Middle East and North Africa | Wilson Center

Middle East and North Africa

Women Rising: Voices from the Middle East

In commemoration of International Women’s Day and Women’s History Month, the Wilson Center’s Middle East Women’s Initiative invited a number of women leaders from the region to contribute to our newly established blog Enheduanna: Voices from the Middle East. We asked women leaders from the public, private and civil society sectors to share their views on the challenges facing women in their societies and the opportunities for sustainable progress in advancing women’s rights and achieving gender parity.

Back to the Future: Restoring Women in Leadership Roles

Women know a thing or two about facing challenges — and triumphing over them. That’s true in the Middle East, in the United States, and around the world. My political career began in one of those moments of triumph. I was first elected to the House of Representatives in the Year of the Woman, 1992, when we nearly doubled the number of women in Congress. In the Middle East — particularly Egypt, Iraq, Iran, and Jordan — women have been elected to parliaments and appointed to cabinet positions since the 1960s.

Implementing the U.S. Global Water Strategy: A First-Year Review

In November 2017, the U.S. Department of State and the U.S. Agency for International Development released the first U.S. Global Water Strategy. With contributions from more than 17 U.S. government agencies and departments, the Global Water Strategy lays out four interrelated objectives to support a more water secure world: increase access to sustainable safe drinking water and sanitation services, and promote hygiene; protect freshwater resources; promote cooperation on shared waters; and strengthen water governance and financing.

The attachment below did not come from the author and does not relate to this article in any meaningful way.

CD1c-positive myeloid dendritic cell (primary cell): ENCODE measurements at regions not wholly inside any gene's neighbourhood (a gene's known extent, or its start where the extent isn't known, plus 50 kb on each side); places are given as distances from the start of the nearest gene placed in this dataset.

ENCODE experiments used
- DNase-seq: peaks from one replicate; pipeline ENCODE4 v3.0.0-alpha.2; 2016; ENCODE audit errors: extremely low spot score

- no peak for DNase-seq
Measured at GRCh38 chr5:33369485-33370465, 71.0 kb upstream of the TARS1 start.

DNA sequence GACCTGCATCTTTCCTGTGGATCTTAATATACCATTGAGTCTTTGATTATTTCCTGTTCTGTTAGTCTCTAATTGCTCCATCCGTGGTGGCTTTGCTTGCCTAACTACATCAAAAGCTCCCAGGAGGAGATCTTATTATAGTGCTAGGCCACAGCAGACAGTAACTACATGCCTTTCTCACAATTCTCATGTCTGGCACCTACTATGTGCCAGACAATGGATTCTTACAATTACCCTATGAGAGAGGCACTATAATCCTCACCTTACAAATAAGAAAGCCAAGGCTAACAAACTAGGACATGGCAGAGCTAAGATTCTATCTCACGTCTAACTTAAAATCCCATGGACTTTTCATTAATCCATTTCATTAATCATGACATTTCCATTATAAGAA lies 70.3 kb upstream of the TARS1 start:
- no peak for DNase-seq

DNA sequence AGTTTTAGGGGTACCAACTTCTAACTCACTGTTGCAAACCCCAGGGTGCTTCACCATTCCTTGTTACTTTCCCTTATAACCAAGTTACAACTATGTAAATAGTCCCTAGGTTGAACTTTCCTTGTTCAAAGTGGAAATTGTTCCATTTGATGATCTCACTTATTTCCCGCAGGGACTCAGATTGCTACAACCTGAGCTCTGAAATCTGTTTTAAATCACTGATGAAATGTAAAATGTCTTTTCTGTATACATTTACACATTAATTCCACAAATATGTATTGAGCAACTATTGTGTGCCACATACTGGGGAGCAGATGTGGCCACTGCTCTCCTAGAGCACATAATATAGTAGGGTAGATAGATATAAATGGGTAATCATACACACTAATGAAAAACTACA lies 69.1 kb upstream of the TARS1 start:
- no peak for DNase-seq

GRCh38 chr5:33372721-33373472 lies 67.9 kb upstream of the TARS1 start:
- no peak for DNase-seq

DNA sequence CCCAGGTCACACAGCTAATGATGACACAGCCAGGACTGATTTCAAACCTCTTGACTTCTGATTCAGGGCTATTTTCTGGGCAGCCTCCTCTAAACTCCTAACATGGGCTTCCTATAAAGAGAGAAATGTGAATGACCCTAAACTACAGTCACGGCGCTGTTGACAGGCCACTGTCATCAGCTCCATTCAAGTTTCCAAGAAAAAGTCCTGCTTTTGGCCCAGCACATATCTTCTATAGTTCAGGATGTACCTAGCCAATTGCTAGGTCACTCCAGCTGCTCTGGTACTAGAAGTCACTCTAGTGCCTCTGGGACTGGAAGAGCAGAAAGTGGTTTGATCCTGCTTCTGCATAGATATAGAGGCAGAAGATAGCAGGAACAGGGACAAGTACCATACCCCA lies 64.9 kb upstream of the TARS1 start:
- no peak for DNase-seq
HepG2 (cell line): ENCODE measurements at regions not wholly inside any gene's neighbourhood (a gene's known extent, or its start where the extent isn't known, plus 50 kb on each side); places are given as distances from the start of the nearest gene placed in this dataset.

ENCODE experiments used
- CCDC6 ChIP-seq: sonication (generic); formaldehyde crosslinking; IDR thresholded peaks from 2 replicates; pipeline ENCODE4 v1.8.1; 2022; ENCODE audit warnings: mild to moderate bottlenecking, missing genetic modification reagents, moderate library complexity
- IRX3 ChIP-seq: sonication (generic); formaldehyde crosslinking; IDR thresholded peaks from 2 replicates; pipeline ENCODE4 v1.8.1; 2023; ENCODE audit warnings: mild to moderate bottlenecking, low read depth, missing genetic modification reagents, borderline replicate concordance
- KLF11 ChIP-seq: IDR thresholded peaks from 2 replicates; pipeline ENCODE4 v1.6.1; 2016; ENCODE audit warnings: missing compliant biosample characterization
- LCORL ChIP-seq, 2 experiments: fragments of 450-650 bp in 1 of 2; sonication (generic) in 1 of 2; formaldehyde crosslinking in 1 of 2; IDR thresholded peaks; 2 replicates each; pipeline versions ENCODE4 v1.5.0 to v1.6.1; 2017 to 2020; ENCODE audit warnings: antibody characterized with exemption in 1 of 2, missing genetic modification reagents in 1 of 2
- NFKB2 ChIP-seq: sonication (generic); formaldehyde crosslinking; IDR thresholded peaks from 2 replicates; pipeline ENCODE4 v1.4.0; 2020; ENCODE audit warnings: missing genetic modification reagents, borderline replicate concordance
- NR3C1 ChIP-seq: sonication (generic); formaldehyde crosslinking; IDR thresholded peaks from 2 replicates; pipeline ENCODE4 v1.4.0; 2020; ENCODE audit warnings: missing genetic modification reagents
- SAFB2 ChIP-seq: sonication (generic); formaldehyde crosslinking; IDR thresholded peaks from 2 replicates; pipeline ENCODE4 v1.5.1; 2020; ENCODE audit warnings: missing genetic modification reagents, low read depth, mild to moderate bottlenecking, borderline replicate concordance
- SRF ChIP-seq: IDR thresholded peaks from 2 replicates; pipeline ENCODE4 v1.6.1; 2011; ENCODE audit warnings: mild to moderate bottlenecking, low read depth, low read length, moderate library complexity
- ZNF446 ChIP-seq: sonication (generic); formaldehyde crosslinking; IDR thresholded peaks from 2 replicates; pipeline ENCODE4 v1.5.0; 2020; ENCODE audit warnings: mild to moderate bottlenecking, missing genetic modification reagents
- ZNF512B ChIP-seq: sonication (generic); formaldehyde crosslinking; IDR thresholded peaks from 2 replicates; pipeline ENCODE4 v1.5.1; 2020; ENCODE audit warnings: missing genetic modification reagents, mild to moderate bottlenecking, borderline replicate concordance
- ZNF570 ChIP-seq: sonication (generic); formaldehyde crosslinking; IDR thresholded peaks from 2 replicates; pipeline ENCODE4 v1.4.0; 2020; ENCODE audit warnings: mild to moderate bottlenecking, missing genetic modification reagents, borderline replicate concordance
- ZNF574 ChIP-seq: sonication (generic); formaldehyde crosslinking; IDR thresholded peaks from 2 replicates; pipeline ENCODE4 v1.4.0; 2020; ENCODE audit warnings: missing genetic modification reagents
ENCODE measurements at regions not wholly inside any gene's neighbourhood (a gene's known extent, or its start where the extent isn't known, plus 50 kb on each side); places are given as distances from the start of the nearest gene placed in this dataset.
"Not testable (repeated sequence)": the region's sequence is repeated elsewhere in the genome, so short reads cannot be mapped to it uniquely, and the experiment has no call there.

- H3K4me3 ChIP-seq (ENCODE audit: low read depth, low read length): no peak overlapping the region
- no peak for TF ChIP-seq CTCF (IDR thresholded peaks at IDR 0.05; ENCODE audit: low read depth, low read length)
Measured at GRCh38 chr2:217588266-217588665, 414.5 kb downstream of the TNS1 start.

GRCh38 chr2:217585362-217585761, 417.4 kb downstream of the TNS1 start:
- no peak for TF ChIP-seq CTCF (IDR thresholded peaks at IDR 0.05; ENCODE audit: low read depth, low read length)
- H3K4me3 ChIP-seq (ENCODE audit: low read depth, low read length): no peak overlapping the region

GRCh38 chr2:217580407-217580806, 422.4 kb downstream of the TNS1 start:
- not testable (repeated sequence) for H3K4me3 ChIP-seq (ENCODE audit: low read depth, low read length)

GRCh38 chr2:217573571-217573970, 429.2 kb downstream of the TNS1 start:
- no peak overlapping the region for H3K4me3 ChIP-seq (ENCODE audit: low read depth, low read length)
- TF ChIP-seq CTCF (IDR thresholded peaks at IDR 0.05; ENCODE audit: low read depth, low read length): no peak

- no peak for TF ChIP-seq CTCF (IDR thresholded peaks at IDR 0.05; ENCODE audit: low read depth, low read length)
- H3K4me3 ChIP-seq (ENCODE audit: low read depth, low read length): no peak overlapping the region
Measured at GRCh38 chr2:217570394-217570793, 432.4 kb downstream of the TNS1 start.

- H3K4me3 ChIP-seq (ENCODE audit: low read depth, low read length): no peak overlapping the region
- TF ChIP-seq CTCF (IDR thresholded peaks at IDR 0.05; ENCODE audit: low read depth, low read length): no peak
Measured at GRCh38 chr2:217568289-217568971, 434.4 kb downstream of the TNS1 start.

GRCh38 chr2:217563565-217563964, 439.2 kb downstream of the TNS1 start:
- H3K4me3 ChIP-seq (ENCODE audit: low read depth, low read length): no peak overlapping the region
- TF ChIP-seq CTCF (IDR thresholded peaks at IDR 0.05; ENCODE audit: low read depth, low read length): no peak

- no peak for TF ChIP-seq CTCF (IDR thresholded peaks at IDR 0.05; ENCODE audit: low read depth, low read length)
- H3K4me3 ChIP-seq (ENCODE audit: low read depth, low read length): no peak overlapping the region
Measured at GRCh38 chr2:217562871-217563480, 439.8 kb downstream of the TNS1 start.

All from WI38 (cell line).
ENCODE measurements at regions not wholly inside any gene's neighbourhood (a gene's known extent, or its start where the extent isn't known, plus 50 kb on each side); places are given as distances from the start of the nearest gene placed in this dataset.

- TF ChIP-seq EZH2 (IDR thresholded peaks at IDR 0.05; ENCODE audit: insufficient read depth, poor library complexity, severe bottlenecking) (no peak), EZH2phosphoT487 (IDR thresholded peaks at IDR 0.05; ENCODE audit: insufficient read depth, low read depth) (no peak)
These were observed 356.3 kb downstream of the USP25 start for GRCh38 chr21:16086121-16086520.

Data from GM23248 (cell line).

About Enheduanna

Enheduanna is the world’s first woman poet and author from the 23rd century BC. The daughter of the King of Akkad, a central city in Mesopotamia, today’s Iraq, she has been identified by world historians as the world’s first ‘named author.’ This blog is appropriately named after Enheduanna as her legacy inspires diverse women contributors from the Middle East to voice their thoughts and express their ideas about the state of women in their countries and their often ignored yet important work to advance women’s issues across the region.

Engineering an Endgame in Afghanistan

Last year, Pathways to Change – Pakistan Policy Symposium, a two-day event jointly organized by the Wilson Center and INDUS, convened expert scholars, academics, and practitioners from the United States and Pakistan to explore Pakistan’s recent achievements in economic, political, and foreign affairs as well as its opportunities to address current and future challenges. Speakers and panelists focused on identifying practical, innovative, and above all actionable policy solutions.

What Sudan’s Uprisings Say About the Nation’s Past — and the Arab World’s Future

The Arab Spring’s legacy is proving to be irrepressible. Since mid-December, protesters in Sudan have been demonstrating in increasing numbers across the economically strapped country. They have been calling for an end to 30 years of repressive rule by Gen. Omar al-Bashir.

Sudan was a template for a successful Arab mass revolt.

Trump Is Achieving His Goal of Being the un-Obama, except on Middle East Wars

How ironic that, halfway through President Donald Trump’s term and as Trump himself has done many times, Secretary of State Mike Pompeo blasted former president Barack Obama as weak and vacillating in his recent speech in Cairo.
Why? Because while Trump is Mars and Obama is Venus, they’re alike in one important respect: when it comes to the use of force, especially in the Middle East, both believe the United States should avoid starting new wars and try to get out of old ones.